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Talking about training and adaptation is weird because you can often see different patterns based on your perspective. So many variables are interacting that it’s really hard to isolate what’s causation, what’s correlation, what’s a confounding variable and what’s bias confirmation.
I like to frame it in terms of constellations. Looking up at the same night sky, some people will see a bull. Some will see dippers of various sizes. And some will see random, massive balls of gas that are chaotically scattered light years away. All of them are right depending on where and how you look.
The perspective-dependent relationship between training inputs and outputs is why real-world application drives most training approaches. As coach and physical therapist Joe Uhan said recently on Twitter: “Practice drives theory.” He said that in the context of studies on biomechanical changes and running economy/injuries that indicate athletes should probably not modify their form. His point is that there can be an issue of time horizon and isolating variables in these types of studies. Anecdotally, I have seen his stride coaching and similar approaches make a big positive difference for some athletes.
The perspective-dependent relationship between training inputs and outputs is why real-world application drives most training approaches. As coach and physical therapist Joe Uhan said recently on Twitter: “Practice drives theory.”
Let’s think about these issues in terms of a hypothetical study on rest days. Here are 3 possible study designs:
Group 1 takes a rest day each week; Group 2 does not; for a six-week study period. Which group gets faster?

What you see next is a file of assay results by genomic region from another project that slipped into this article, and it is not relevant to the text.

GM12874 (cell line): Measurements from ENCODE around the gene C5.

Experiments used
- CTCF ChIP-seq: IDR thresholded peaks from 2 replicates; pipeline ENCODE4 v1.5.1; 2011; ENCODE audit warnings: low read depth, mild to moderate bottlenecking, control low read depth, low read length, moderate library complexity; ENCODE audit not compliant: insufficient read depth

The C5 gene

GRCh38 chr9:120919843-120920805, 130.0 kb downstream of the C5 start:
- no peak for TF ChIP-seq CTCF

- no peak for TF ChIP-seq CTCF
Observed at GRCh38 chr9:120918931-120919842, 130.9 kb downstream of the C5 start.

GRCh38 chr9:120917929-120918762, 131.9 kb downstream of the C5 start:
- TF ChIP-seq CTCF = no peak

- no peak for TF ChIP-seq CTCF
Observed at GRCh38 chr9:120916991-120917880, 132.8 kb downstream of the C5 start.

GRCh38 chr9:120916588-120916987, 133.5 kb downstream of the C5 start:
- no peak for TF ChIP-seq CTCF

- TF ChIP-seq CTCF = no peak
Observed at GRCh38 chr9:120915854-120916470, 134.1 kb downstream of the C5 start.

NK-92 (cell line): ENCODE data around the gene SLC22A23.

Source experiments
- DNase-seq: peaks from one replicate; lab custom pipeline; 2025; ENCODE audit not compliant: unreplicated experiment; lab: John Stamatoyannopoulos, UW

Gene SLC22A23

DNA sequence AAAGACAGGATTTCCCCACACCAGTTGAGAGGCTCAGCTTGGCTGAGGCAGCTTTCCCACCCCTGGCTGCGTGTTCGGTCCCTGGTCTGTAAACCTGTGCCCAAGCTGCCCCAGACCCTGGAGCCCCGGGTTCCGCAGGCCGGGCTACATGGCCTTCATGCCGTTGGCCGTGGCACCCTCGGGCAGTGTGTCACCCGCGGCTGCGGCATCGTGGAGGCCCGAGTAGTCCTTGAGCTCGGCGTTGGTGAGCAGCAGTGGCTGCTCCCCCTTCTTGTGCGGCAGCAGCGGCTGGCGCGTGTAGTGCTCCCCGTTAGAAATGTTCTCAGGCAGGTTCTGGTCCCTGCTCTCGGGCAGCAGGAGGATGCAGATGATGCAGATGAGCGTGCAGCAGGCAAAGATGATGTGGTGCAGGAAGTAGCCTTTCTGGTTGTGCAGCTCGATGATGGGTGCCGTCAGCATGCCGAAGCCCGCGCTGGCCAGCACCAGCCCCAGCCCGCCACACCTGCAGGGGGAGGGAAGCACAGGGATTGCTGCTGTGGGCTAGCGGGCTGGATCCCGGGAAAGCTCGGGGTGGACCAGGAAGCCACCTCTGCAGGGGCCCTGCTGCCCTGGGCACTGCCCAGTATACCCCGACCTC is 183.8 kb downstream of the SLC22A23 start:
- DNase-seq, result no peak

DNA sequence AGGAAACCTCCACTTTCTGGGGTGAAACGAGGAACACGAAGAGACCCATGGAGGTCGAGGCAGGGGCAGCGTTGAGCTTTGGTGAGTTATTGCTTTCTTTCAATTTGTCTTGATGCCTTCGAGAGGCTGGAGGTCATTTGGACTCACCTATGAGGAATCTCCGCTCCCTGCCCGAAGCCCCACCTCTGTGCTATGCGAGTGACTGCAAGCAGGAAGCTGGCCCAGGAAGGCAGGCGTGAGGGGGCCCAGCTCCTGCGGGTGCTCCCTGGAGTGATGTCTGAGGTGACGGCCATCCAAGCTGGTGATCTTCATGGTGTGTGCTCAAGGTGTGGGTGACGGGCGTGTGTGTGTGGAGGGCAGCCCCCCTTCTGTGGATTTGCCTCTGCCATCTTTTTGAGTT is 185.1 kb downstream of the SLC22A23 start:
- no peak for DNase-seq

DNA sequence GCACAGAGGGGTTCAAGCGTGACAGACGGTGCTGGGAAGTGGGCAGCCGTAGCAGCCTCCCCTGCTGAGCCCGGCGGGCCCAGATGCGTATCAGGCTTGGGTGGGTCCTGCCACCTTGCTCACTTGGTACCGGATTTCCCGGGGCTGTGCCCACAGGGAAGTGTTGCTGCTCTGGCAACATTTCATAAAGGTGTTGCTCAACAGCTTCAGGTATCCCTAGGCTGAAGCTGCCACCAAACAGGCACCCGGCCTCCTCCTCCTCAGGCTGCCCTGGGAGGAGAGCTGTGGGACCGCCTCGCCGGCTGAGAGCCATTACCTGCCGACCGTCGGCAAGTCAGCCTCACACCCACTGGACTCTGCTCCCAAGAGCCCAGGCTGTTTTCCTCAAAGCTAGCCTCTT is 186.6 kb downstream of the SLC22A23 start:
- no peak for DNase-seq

Most likely, Group 2 gets faster. They are getting a bit of aerobic development, plus a blood-volume boost, maybe even tickling some epigenetic responses specific to daily training. This is probably the type of study you’d see in a lab setting given the manageable time horizon.
Same design, but for a six-month study period. Which group gets faster?
Now the waters are a bit murkier, but I’d guess that it’s heavily variable based on individuals and training history. Aerobic development may start to reach marginal-gains territory for some of the athletes; injuries may play a bigger role. You could probably think of a hundred other things that factor in. Are any participants listening to Ludacris when they run? That group would definitely get faster.
Same design, but for a six-year study period. Which group gets faster?
I’d argue that the rest-day group has an advantage here across the athletic population (with plenty of exceptions). Yes, the obvious things matter, like injuries and burnout and Luda raps. But where I think the rubber really hits the road involves long-term adaptation processes over many training cycles.
My hypothesis is that if you’re maxing out the stress and adaptation equation, it’s possible to push up against your present-day limits in a way that curtails longer-term growth, particularly in athletes that are not yet close to their absolute genetic potential (think Kosgei or Kipchoge). In the example above, rest days are a proxy for giving your body and brain space to relax and reset from stress, rather than the absolute necessity of fully resting for 24 to 48 hours. So maybe there are confounding variables in my hypothetical. I’m a buzzkill even in my imagination.
Where do long-term breakthroughs come from? I’d argue that sustained training at 100 percent is not usually the way to do it.